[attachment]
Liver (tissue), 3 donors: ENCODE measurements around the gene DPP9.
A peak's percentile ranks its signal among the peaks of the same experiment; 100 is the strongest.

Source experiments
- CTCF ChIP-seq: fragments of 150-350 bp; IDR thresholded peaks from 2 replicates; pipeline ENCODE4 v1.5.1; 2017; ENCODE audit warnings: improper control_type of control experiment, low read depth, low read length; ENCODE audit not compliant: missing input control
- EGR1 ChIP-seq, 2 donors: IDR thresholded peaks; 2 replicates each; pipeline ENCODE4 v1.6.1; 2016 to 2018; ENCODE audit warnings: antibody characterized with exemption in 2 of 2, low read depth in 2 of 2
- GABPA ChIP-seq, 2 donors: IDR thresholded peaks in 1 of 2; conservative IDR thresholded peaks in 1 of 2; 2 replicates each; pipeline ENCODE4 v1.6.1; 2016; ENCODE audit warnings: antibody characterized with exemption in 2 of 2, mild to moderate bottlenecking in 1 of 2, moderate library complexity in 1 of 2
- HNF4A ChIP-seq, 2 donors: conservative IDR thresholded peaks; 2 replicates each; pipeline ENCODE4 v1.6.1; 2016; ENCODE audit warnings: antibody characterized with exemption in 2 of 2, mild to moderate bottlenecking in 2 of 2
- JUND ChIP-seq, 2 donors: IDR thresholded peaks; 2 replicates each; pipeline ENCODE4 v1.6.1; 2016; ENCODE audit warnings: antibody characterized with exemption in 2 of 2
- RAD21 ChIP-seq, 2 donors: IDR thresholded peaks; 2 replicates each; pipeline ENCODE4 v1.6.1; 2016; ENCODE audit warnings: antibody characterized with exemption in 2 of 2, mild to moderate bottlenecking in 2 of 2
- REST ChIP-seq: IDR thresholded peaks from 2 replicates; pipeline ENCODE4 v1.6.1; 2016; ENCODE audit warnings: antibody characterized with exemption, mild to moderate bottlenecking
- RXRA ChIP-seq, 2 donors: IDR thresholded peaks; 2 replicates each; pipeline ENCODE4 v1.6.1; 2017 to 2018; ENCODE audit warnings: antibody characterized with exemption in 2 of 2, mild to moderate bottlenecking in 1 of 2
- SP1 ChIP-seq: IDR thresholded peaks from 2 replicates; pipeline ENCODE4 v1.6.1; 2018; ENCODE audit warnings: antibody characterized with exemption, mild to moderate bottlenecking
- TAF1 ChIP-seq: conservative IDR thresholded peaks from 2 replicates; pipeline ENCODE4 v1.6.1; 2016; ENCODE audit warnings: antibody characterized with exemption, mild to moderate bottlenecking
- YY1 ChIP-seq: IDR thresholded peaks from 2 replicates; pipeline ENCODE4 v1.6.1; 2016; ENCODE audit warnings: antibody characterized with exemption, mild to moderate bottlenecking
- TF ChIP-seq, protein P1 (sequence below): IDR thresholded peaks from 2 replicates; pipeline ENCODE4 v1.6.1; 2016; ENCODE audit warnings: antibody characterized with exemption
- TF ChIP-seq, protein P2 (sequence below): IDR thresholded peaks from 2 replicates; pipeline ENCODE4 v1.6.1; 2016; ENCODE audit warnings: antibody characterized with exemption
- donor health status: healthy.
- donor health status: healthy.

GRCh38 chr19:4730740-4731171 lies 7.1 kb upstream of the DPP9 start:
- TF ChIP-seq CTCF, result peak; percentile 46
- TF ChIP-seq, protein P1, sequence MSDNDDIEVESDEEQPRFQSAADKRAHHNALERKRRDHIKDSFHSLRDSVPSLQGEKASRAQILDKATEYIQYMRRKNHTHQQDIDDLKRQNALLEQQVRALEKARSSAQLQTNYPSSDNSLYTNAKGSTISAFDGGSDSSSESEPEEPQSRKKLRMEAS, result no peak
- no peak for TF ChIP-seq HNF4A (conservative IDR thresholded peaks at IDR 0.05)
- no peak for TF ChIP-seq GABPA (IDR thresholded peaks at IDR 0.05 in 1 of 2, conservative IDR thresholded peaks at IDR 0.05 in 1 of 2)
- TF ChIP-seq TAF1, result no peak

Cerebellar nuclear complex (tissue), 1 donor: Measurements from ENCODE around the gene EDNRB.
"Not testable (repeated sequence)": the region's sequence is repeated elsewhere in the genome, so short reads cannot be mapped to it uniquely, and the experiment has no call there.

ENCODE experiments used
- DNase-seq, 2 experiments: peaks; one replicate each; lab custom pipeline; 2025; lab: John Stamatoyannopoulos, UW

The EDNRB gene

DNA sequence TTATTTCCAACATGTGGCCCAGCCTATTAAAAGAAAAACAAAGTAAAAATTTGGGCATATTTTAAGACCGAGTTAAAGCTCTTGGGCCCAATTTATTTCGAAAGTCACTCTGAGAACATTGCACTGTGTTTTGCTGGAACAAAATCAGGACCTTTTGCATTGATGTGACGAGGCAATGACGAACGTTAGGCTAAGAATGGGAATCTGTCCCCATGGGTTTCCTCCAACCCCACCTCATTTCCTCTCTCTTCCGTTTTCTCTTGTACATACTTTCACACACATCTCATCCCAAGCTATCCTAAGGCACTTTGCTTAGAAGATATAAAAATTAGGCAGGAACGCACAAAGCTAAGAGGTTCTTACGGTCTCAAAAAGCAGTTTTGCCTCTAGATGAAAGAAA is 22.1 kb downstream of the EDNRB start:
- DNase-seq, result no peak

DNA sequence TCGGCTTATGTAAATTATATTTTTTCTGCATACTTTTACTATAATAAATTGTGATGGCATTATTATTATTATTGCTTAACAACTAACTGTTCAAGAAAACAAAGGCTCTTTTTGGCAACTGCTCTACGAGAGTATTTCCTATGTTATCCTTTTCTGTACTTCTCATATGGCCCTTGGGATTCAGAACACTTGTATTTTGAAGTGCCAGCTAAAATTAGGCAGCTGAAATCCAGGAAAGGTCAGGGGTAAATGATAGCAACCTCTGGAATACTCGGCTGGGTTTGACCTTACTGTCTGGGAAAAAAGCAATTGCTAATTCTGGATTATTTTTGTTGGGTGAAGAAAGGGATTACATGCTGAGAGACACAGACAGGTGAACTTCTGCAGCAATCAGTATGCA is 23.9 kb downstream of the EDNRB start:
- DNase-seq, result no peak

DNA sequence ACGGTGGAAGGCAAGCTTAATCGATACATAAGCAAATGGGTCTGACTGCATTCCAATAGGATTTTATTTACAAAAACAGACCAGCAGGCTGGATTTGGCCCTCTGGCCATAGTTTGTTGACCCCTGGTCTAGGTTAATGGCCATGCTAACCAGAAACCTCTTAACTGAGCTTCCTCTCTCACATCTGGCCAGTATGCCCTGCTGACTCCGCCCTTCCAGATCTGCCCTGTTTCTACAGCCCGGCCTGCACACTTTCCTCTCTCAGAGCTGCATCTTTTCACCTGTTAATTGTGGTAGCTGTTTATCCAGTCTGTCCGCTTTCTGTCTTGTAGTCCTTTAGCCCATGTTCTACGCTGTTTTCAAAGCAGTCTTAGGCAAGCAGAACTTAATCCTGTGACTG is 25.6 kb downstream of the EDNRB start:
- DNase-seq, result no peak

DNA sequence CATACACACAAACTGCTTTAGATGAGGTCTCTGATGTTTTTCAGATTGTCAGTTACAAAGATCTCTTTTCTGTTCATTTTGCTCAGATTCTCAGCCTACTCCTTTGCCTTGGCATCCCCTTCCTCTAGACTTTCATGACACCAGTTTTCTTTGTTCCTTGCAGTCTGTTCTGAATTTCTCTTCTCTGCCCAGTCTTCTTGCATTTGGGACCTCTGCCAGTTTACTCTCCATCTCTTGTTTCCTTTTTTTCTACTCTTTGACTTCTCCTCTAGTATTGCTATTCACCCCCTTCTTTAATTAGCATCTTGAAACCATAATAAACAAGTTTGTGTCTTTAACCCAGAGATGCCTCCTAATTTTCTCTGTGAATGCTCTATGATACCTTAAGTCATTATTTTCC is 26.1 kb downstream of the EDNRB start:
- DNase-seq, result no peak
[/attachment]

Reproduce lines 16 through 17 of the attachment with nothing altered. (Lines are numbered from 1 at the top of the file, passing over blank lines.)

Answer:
- TF ChIP-seq, protein P2 (sequence below): IDR thresholded peaks from 2 replicates; pipeline ENCODE4 v1.6.1; 2016; ENCODE audit warnings: antibody characterized with exemption
- donor health status: healthy.